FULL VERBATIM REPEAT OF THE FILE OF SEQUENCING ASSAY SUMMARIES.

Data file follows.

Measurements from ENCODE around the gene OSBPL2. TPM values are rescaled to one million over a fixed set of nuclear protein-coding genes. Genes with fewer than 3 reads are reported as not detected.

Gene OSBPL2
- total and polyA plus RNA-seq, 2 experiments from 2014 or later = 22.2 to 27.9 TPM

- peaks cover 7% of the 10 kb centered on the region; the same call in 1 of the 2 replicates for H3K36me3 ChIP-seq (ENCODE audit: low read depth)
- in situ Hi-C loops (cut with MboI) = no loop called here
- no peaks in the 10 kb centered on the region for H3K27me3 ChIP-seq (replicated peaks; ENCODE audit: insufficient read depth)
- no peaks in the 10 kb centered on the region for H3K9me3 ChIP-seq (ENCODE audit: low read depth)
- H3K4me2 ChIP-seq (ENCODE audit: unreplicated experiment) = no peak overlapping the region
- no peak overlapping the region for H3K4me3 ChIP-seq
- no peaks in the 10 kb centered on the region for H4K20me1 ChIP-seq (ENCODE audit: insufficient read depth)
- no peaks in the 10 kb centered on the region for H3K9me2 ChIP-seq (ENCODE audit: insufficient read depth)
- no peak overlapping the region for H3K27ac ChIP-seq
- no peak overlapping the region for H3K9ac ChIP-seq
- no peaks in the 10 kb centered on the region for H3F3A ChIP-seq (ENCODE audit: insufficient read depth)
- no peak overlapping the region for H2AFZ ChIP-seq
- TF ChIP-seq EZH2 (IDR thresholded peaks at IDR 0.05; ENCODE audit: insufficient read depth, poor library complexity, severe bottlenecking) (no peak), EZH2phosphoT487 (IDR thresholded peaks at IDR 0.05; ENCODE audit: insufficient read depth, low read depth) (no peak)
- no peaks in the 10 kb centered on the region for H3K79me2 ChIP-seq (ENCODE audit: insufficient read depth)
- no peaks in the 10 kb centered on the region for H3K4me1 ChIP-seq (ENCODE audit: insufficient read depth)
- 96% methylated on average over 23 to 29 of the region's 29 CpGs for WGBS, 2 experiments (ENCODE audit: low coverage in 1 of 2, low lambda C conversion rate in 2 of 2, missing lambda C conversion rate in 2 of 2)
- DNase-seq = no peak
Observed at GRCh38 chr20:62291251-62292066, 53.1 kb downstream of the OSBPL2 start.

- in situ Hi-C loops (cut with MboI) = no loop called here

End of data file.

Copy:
Measurements from ENCODE around the gene OSBPL2. TPM values are rescaled to one million over a fixed set of nuclear protein-coding genes. Genes with fewer than 3 reads are reported as not detected.

Gene OSBPL2
- total and polyA plus RNA-seq, 2 experiments from 2014 or later = 22.2 to 27.9 TPM

- peaks cover 7% of the 10 kb centered on the region; the same call in 1 of the 2 replicates for H3K36me3 ChIP-seq (ENCODE audit: low read depth)
- in situ Hi-C loops (cut with MboI) = no loop called here
- no peaks in the 10 kb centered on the region for H3K27me3 ChIP-seq (replicated peaks; ENCODE audit: insufficient read depth)
- no peaks in the 10 kb centered on the region for H3K9me3 ChIP-seq (ENCODE audit: low read depth)
- H3K4me2 ChIP-seq (ENCODE audit: unreplicated experiment) = no peak overlapping the region
- no peak overlapping the region for H3K4me3 ChIP-seq
- no peaks in the 10 kb centered on the region for H4K20me1 ChIP-seq (ENCODE audit: insufficient read depth)
- no peaks in the 10 kb centered on the region for H3K9me2 ChIP-seq (ENCODE audit: insufficient read depth)
- no peak overlapping the region for H3K27ac ChIP-seq
- no peak overlapping the region for H3K9ac ChIP-seq
- no peaks in the 10 kb centered on the region for H3F3A ChIP-seq (ENCODE audit: insufficient read depth)
- no peak overlapping the region for H2AFZ ChIP-seq
- TF ChIP-seq EZH2 (IDR thresholded peaks at IDR 0.05; ENCODE audit: insufficient read depth, poor library complexity, severe bottlenecking) (no peak), EZH2phosphoT487 (IDR thresholded peaks at IDR 0.05; ENCODE audit: insufficient read depth, low read depth) (no peak)
- no peaks in the 10 kb centered on the region for H3K79me2 ChIP-seq (ENCODE audit: insufficient read depth)
- no peaks in the 10 kb centered on the region for H3K4me1 ChIP-seq (ENCODE audit: insufficient read depth)
- 96% methylated on average over 23 to 29 of the region's 29 CpGs for WGBS, 2 experiments (ENCODE audit: low coverage in 1 of 2, low lambda C conversion rate in 2 of 2, missing lambda C conversion rate in 2 of 2)
- DNase-seq = no peak
Observed at GRCh38 chr20:62291251-62292066, 53.1 kb downstream of the OSBPL2 start.

- in situ Hi-C loops (cut with MboI) = no loop called here